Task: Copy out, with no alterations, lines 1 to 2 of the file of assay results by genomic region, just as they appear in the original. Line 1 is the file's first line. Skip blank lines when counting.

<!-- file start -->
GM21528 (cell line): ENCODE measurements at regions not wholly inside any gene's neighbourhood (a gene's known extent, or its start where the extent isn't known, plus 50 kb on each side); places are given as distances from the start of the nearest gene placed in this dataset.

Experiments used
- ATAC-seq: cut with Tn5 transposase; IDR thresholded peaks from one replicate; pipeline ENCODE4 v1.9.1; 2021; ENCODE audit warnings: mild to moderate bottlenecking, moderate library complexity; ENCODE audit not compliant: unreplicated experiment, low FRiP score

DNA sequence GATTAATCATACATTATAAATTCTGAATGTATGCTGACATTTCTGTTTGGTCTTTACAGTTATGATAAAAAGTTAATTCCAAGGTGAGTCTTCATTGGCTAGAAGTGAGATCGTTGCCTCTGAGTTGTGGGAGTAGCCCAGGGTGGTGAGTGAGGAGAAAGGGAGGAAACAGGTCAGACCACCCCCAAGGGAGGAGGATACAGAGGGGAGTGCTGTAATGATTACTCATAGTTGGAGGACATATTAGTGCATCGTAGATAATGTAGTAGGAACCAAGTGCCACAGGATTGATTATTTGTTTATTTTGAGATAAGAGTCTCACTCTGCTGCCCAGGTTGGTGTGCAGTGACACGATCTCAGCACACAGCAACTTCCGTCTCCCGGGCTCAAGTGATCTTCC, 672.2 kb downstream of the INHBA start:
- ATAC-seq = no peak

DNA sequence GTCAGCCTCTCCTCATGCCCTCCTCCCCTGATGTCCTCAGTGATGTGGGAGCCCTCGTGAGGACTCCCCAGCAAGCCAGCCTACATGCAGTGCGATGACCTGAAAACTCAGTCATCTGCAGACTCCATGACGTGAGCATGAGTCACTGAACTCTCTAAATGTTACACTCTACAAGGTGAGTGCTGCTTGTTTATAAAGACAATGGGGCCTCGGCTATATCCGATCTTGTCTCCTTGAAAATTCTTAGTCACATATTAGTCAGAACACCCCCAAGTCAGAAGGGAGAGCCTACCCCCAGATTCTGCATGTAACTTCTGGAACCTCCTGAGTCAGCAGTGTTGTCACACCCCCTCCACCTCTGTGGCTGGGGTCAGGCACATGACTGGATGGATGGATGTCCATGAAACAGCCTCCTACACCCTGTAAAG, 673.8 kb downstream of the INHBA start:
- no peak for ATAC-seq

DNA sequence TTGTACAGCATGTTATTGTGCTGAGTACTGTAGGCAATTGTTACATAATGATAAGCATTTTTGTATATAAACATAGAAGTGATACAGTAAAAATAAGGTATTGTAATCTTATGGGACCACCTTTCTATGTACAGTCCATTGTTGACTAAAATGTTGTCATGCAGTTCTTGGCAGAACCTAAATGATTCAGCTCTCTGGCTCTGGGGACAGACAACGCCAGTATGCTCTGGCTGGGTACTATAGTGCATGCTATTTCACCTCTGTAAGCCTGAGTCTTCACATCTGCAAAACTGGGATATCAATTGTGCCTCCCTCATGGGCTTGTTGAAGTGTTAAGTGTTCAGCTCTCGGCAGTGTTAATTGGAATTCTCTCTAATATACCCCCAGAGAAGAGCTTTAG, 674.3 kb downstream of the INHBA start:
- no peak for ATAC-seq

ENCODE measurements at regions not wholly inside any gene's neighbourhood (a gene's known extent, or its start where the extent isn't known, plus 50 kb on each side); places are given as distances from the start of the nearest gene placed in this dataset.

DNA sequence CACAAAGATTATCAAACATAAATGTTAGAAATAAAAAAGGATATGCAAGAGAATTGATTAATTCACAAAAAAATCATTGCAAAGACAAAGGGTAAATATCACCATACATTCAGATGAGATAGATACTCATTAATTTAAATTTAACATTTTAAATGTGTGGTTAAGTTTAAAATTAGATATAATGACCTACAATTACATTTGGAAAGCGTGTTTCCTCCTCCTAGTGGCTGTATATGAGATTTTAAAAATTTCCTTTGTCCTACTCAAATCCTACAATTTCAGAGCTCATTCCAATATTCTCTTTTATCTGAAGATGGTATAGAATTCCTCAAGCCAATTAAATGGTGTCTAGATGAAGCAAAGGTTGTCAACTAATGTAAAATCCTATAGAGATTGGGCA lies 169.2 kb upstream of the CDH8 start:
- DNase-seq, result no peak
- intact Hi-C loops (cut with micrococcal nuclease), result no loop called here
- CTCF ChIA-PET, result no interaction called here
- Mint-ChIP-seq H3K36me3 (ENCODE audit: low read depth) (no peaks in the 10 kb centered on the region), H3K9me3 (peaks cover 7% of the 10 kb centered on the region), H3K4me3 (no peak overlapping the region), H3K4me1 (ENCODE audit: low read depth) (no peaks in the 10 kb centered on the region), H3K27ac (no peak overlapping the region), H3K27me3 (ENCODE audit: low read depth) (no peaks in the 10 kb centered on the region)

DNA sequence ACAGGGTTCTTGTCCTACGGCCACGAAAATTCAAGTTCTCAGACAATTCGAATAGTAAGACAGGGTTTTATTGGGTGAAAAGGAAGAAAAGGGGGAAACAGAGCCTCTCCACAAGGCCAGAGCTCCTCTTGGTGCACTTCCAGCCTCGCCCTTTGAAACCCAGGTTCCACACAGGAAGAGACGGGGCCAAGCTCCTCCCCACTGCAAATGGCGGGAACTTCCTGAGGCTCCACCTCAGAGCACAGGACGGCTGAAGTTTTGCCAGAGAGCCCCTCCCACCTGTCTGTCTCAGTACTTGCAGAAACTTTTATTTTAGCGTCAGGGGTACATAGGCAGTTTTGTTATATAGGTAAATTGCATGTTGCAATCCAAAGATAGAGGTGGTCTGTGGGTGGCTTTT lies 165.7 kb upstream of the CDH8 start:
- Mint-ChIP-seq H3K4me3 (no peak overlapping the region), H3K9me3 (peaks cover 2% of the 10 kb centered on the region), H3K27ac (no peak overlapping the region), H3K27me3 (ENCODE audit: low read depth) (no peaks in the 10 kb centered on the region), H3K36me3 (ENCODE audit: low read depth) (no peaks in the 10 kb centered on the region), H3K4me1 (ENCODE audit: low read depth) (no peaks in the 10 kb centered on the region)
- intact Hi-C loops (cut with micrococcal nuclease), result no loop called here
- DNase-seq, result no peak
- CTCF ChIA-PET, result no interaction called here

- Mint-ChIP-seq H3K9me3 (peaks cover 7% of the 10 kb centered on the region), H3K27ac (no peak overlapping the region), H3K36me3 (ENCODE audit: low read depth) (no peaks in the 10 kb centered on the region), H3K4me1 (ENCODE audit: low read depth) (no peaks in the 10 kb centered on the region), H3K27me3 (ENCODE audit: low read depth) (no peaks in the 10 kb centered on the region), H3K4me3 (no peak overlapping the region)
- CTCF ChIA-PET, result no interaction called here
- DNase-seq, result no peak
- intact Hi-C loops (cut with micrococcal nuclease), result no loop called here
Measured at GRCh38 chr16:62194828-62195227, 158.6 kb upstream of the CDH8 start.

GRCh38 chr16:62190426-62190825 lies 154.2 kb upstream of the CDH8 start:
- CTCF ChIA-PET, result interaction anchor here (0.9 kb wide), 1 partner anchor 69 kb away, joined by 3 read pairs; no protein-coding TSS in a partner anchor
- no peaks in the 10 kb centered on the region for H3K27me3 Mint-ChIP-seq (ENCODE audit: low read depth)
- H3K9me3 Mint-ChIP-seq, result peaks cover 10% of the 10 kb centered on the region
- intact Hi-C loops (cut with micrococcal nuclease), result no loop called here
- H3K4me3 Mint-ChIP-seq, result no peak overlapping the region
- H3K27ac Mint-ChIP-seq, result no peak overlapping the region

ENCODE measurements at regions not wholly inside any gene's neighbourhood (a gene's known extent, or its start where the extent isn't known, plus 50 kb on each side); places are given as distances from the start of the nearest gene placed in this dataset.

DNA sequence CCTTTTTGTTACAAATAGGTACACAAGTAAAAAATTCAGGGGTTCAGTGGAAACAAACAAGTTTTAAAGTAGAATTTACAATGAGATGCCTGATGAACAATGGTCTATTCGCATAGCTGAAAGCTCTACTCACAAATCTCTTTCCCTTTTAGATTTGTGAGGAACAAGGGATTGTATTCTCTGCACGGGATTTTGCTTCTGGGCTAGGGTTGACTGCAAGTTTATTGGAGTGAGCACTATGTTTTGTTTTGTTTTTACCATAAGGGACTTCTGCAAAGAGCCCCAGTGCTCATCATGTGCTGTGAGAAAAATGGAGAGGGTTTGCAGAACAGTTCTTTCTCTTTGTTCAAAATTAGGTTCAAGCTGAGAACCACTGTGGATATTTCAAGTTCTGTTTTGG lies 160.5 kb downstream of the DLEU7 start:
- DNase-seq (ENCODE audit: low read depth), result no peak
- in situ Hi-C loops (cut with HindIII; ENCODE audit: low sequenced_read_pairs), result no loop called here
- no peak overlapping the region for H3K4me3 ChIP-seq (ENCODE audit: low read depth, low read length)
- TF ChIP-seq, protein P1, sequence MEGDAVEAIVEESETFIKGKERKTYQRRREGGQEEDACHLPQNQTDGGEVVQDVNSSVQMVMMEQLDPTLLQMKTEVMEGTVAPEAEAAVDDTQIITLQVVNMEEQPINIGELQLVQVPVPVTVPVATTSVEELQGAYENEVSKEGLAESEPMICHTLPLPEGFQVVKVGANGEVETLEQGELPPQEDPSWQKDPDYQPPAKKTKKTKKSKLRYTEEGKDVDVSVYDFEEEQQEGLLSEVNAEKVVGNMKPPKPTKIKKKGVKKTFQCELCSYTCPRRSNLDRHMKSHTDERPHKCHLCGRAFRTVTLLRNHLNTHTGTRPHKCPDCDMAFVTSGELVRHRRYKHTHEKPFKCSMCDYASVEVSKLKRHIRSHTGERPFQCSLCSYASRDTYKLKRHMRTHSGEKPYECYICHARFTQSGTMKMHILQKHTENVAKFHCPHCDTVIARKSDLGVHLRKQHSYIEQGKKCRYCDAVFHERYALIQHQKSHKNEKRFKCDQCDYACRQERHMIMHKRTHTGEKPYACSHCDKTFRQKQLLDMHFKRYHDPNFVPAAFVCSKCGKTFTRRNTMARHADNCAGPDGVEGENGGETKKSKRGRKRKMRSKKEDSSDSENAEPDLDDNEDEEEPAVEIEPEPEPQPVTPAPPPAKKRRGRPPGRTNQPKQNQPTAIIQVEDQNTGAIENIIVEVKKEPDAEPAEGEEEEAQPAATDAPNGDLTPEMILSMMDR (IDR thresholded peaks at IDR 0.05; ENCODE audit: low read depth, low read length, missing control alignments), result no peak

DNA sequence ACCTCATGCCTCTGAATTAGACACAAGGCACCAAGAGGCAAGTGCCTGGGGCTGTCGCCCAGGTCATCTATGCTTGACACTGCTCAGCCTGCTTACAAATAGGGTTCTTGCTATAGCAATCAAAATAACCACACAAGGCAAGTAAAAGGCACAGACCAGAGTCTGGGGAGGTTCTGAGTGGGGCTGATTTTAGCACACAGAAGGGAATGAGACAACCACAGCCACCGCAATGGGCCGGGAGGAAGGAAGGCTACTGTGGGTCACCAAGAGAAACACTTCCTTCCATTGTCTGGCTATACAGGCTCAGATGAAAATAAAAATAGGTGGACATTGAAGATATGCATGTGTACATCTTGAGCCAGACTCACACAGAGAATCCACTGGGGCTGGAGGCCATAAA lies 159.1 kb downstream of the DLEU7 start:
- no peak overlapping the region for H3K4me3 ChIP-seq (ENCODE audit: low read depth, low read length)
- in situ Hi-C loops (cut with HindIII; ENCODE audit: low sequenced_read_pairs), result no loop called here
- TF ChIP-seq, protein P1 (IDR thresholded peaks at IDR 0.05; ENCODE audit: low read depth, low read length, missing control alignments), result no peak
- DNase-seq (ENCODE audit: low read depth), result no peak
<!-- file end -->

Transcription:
GM21528 (cell line): ENCODE measurements at regions not wholly inside any gene's neighbourhood (a gene's known extent, or its start where the extent isn't known, plus 50 kb on each side); places are given as distances from the start of the nearest gene placed in this dataset.

Experiments used